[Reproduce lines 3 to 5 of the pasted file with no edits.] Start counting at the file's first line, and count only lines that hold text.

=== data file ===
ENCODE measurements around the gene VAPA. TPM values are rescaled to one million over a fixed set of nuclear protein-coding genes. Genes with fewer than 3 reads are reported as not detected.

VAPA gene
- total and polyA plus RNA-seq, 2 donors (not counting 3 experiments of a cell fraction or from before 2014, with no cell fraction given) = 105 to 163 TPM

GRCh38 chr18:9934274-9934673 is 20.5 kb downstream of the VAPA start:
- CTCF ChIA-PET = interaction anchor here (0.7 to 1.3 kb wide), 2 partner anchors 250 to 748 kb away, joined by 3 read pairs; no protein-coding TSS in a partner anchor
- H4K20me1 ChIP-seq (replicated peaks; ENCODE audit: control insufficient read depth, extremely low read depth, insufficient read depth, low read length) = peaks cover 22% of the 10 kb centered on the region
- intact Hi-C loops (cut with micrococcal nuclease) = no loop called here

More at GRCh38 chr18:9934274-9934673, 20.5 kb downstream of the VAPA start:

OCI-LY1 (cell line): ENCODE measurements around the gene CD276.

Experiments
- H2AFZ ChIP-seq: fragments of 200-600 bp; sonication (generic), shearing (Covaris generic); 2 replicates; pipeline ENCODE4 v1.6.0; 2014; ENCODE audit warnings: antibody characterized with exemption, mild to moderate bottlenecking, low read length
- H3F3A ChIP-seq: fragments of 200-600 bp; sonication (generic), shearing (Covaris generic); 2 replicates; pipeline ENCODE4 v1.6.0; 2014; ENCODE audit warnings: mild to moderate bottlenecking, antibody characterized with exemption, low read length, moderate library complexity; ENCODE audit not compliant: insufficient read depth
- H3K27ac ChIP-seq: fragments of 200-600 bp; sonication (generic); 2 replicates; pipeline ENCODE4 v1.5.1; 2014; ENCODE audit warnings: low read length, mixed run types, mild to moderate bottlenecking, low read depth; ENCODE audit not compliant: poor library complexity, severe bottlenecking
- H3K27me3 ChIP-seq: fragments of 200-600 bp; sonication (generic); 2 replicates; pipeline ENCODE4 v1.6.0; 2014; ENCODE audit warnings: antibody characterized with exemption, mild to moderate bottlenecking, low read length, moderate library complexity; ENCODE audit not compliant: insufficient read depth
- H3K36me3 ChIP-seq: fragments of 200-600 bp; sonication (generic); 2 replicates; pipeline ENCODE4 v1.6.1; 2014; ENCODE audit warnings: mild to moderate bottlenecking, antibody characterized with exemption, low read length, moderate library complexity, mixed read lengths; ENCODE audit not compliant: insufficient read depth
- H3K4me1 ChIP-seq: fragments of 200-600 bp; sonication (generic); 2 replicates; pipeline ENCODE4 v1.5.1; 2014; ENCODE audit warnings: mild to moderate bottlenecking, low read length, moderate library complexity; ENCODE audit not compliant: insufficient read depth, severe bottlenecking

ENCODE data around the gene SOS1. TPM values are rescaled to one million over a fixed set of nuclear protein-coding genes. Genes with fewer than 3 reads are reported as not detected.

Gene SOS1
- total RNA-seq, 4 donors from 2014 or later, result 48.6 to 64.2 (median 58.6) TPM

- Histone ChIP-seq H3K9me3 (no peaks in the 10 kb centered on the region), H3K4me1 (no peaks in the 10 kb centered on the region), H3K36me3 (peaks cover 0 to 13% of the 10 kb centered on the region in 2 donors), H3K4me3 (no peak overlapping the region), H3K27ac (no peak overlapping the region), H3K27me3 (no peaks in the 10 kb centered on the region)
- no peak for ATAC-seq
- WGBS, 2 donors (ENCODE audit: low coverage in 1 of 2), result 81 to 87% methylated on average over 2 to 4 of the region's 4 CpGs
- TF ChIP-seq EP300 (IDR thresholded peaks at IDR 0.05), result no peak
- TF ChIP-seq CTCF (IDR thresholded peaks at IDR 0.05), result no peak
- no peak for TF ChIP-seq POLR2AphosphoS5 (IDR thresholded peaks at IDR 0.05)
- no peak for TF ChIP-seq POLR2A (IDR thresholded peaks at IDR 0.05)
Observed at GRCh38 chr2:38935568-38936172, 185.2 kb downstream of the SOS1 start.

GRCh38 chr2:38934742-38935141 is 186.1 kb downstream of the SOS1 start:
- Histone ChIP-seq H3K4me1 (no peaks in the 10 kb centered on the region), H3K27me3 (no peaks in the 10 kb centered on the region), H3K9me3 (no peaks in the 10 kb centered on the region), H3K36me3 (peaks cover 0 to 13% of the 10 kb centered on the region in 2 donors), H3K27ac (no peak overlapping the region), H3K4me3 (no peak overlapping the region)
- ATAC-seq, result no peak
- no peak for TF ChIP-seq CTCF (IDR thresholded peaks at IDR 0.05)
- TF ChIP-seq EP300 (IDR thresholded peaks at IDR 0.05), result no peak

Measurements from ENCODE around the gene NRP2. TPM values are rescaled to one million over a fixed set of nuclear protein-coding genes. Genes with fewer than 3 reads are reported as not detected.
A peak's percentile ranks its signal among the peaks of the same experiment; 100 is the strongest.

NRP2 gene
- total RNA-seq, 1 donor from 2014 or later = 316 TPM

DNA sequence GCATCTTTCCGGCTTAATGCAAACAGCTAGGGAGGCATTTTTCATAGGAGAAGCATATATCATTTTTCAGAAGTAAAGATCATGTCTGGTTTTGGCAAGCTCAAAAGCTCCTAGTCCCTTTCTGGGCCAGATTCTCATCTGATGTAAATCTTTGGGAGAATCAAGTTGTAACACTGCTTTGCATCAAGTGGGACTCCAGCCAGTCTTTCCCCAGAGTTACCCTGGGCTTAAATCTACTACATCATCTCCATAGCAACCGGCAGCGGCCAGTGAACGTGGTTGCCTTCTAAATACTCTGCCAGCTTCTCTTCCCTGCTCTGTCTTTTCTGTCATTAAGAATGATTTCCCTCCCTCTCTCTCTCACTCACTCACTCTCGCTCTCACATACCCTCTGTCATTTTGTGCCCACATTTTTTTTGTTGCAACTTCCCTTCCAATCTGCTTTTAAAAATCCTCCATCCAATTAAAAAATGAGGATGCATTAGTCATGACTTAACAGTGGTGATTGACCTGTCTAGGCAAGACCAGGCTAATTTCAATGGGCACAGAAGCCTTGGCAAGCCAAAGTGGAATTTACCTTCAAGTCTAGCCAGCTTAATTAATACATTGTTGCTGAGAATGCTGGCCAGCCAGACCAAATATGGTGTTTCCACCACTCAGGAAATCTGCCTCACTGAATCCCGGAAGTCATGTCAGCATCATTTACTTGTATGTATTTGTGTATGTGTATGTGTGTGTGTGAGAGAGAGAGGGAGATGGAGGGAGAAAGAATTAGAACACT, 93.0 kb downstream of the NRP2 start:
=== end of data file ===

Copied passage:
- total and polyA plus RNA-seq, 2 donors (not counting 3 experiments of a cell fraction or from before 2014, with no cell fraction given) = 105 to 163 TPM

GRCh38 chr18:9934274-9934673 is 20.5 kb downstream of the VAPA start:
- CTCF ChIA-PET = interaction anchor here (0.7 to 1.3 kb wide), 2 partner anchors 250 to 748 kb away, joined by 3 read pairs; no protein-coding TSS in a partner anchor